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What is a habitual traffic offender?

Sometimes drivers make a mistake and the consequences can be severe. It can sometimes set you up to fail again and lead to further charges.

If this happens, the penalties can be overwhelming. In Colorado, you may face a habitual traffic offender (HTO) charge.

An HTO is a person who accumulates convictions for separate offenses over a seven-year period. Generally, an offender accumulates three “strikes” before facing an HTO charge. In some cases, having a clear record for nearly seven years but receiving a second conviction can result in HTO status.

How do HTO charges occur?

Some offenses that can lead to an HTO charge are:

  • Driving under the influence (DUI), DUI per se or driving while ability impaired (DWAI)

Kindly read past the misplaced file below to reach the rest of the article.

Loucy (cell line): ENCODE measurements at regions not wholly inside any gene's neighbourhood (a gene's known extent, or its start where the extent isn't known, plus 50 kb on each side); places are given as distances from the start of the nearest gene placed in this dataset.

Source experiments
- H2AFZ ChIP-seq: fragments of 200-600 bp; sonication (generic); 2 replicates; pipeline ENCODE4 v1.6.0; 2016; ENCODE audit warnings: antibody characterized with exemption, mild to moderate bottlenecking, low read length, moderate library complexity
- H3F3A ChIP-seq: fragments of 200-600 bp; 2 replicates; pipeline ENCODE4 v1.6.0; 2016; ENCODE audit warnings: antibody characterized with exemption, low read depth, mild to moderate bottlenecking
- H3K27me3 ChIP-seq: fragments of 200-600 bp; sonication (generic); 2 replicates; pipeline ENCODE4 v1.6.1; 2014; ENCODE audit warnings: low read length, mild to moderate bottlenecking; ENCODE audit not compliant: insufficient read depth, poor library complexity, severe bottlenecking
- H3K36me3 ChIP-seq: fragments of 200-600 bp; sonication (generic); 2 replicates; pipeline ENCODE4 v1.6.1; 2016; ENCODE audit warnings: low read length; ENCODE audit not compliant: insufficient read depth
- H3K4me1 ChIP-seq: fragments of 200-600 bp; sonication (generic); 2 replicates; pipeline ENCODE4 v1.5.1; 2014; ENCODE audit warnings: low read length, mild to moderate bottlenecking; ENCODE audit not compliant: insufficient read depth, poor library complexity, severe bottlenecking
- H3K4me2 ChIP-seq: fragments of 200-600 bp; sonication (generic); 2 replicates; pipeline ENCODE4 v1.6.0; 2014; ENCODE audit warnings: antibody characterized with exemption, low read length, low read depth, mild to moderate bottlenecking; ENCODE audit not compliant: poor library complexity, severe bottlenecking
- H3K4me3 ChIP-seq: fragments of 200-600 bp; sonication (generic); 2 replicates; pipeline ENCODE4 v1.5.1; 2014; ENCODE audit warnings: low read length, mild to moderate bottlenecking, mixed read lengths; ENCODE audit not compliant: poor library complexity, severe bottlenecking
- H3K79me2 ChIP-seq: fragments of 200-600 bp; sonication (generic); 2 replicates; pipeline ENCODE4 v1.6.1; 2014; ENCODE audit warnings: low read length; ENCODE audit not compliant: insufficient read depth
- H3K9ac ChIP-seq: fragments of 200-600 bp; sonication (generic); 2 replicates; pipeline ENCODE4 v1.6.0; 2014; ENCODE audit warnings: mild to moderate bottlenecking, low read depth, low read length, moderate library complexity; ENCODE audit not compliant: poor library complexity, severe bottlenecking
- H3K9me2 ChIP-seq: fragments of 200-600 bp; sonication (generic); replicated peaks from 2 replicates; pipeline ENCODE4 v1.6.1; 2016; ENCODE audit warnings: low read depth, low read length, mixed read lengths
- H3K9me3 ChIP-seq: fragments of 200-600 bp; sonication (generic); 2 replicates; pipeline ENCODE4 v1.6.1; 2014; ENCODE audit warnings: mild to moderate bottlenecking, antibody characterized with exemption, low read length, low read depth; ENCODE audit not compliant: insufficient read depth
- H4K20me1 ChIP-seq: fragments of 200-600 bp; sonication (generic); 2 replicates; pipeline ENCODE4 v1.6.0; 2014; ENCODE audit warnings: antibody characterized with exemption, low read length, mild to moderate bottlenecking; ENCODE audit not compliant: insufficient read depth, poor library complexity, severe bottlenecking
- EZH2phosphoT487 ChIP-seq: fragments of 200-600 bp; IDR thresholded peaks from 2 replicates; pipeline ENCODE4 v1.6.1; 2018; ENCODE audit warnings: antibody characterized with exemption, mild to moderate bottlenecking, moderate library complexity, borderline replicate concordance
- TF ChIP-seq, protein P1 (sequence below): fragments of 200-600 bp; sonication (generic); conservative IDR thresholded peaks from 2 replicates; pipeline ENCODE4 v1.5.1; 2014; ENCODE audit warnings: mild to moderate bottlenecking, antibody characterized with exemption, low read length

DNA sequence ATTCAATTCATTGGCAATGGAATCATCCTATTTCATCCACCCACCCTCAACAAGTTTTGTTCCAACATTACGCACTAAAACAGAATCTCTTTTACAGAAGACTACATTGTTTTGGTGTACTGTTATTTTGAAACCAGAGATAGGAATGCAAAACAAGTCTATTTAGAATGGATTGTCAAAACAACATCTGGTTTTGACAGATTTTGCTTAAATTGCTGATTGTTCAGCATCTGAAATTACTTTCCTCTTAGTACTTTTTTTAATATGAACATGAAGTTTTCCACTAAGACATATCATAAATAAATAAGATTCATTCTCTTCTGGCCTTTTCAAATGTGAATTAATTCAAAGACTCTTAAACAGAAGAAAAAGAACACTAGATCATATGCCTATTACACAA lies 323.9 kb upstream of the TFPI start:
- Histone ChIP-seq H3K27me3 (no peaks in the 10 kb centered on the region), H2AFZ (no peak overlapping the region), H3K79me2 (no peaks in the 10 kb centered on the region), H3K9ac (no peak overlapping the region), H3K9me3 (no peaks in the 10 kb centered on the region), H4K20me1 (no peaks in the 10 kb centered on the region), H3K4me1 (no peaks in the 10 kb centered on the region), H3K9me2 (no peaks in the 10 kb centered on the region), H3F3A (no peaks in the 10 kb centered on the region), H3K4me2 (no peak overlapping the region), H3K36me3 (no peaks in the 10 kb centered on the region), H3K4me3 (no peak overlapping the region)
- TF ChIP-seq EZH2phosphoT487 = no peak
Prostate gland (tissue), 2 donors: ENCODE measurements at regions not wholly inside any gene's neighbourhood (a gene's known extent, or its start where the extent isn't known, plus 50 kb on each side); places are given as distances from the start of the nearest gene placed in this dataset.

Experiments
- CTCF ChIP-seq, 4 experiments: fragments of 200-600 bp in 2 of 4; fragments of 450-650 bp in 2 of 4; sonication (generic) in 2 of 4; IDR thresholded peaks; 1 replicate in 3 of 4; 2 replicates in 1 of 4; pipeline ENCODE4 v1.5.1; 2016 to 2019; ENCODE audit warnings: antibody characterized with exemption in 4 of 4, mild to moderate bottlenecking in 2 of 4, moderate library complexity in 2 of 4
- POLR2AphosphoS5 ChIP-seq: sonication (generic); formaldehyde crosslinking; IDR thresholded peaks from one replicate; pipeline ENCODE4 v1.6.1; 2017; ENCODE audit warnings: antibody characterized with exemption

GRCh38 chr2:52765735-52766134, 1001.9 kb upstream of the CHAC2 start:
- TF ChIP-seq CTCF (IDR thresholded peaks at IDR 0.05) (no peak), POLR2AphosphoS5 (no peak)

• Reckless driving
  • Highway driving while a license has been denied, suspended or revoked
  • Fleeing the scene of an accident
  • Failure to report an accident
  • Vehicular assault or vehicular homicide

You could face an HTO charge if you make a mistake one night and are convicted of a DUI, but you get behind the wheel after having your license revoked because you have no other way to get to your job. If you have a family to feed, that choice can feel impossible.

An HTO charge can lead to a license suspension of an additional five years and a jail sentence of up to 18 months. A conviction for an HTO offense can even become a felony.

If you are facing an HTO charge, a traffic defense attorney can work to help lower suspension periods and attempt to reduce penalties. A few mistakes don’t have to ruin your life.

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